Toronto unveils first overseas monument to commemorate the Nanjing Massacre of 1937

World Today

Toronto unveils first overseas monument to commemorate the Nanjing Massacre of 1937

The first ever overseas monument to commemorate the Nanjing Massacre has been unveiled near Toronto.

The 1937 mass executions carried out in China by the Imperial Japanese Army – still ring painful today – to Chinese descendants at home and across the world in Canada.

CGTN’s Dan Williams explains the moment to remember.

Hundreds of dignitaries attended the unveiling ceremony of the Nanjing Massacre Victims Monument on the outskirts of Toronto.
Organizers hoped it would not only help remember the victims of the massacre 81 years ago… but also provide a chance to educate younger generations.

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“It will provide an opportunity for all young people in our schools to learn about the Nanjing massacre, known as the Asian holocaust,” Soo Wong, a former Member of Ontario Provincial Parliament said.

“But it is also to remember, to reflect and to honor the victims and the families because we have survivors in the province of Ontario.”

In 1937, in a campaign that began on December the 13th and lasted six weeks, up to three hundred thousand Nanjing residents – both soldiers and civilians — were brutally murdered by Japanese soldiers who also perpetrated widespread rape and looting.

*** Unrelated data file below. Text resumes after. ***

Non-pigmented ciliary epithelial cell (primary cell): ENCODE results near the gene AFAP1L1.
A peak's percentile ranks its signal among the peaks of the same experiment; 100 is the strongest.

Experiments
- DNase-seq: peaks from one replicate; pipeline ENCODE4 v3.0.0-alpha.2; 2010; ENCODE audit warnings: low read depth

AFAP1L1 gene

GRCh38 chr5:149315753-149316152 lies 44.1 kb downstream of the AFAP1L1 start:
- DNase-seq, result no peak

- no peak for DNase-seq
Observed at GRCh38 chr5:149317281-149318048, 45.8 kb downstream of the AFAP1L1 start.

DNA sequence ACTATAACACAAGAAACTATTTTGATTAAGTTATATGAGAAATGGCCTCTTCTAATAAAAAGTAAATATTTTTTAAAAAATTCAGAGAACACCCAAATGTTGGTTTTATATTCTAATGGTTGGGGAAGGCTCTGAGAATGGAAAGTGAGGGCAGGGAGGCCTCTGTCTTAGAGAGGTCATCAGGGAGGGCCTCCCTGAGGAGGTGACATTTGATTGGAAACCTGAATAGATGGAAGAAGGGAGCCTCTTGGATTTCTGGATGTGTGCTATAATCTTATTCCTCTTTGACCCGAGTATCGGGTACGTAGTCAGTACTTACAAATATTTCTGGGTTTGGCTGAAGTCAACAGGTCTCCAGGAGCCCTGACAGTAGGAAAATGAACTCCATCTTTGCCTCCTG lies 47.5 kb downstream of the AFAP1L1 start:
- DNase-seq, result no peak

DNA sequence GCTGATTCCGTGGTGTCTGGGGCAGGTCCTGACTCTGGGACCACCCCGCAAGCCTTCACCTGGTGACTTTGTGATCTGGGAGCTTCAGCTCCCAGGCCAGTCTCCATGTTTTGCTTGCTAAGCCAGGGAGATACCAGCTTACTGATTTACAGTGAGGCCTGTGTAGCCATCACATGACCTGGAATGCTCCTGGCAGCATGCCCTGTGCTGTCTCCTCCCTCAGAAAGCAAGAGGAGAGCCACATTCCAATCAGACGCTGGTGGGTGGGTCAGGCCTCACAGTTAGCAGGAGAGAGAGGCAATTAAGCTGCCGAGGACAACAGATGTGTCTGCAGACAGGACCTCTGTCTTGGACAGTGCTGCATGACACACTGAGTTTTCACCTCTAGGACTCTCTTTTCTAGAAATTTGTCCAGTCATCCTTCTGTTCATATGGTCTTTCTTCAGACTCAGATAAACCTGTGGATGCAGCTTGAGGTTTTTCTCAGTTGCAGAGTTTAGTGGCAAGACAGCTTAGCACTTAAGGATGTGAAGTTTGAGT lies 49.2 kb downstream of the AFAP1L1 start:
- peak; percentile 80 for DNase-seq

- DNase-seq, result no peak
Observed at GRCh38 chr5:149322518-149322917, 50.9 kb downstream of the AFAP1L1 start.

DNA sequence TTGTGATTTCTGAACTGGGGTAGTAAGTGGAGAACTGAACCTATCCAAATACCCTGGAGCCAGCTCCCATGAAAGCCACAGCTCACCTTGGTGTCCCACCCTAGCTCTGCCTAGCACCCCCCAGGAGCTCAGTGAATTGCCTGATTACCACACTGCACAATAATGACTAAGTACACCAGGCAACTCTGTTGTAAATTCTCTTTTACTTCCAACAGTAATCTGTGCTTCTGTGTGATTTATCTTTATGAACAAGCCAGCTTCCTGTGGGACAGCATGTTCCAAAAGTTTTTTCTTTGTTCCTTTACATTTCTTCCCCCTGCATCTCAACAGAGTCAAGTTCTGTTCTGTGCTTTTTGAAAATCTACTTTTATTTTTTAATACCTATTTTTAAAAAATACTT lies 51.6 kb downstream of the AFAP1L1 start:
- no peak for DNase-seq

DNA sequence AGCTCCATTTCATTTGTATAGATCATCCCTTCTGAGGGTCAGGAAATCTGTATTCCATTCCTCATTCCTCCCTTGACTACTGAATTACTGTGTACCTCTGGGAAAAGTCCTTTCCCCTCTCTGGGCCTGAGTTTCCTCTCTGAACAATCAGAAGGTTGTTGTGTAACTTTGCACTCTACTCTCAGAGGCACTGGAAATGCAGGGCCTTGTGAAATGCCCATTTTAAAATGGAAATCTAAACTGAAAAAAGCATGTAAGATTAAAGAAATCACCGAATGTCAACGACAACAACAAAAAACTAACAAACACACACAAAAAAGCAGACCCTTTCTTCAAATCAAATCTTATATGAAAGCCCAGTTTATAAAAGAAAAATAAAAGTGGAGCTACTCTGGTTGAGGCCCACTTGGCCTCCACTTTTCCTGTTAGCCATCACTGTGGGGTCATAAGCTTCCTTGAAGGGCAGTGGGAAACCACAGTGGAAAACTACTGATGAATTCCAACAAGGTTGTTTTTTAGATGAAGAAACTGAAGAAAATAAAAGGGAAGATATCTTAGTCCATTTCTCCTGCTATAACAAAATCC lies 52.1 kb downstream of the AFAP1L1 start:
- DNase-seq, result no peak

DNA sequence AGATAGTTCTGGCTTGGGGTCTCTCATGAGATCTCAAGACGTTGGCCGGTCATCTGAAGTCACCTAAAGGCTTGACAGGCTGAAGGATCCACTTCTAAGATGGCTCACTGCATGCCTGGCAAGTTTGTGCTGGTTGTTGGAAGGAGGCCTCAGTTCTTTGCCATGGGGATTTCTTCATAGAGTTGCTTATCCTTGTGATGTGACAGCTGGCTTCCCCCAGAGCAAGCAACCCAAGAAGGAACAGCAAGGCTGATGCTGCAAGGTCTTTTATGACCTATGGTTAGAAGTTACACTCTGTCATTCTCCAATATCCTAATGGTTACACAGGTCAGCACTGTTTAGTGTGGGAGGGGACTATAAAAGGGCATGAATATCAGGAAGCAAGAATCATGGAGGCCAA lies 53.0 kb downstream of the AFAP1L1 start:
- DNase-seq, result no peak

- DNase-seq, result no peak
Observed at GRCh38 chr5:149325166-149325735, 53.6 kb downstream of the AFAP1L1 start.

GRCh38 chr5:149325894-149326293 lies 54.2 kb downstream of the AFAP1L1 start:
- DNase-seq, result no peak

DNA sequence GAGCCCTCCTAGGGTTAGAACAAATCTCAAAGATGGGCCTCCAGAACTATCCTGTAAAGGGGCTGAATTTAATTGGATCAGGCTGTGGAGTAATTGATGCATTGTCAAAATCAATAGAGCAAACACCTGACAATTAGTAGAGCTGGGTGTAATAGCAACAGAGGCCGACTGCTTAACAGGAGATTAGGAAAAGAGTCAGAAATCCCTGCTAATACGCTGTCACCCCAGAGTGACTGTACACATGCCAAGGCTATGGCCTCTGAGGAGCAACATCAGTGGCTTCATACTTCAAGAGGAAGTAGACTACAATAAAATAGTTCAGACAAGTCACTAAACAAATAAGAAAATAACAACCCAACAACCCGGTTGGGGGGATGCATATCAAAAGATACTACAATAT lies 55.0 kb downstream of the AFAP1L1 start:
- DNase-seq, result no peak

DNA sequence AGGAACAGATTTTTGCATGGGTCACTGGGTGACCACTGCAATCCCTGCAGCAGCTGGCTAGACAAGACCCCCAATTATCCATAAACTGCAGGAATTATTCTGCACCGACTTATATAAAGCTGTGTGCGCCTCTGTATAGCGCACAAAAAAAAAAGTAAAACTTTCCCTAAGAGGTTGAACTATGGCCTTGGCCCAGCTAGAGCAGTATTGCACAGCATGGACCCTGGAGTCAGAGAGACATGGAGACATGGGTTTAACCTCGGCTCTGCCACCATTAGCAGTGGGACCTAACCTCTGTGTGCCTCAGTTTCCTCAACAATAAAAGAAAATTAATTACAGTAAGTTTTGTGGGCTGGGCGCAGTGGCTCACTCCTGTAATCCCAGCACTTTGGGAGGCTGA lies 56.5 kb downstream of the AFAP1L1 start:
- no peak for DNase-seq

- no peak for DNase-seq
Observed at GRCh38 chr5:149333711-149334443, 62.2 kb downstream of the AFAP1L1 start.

This is the first monument to be built overseas that remembers the Nanjing massacre. And there are moves to have December the 13th recognized nationally as Nanjing Massacre Commemorative Day.

A year ago, Ontario’s legislature successfully passed a motion to formally recognize the day in the province.
Efforts to pass similar legislation at a national level recently fell short.
Jenny Kwan is a Member of Parliament from Vancouver. She’s still hopeful to attain that recognition in the future.

“I want to ask the Government why they would vote against something like that when we are calling on almost all of us to come together in the name of humanity,” Kwan said.

“Canada has remembered atrocities as these, five other genocides, none commemorating a genocide in an Asian country. So why can’t we move forward, to acknowledge this kind of history and to say that we cannot let this happen again in our world.”

Just as in any case of genocide, organizers say this monument is meant as a reminder of a painful past – so such atrocities will not be repeated.

Inscribed are the words – ‘Remembering History, Praying for peace.’

Karen woods on the importance of remembering the Nanjing Massacre

Efforts to establish the Nanjing Massacre Commemorative Day in Canada is gaining support. Karen Woods is a Senior Associate at Solstice Public Affair Inc. She is also the co-founder of The Canadian Chinese Political Affairs Committee. She spoke with CGTN’s Roee Ruttenberg about efforts to expand this beyond Toronto.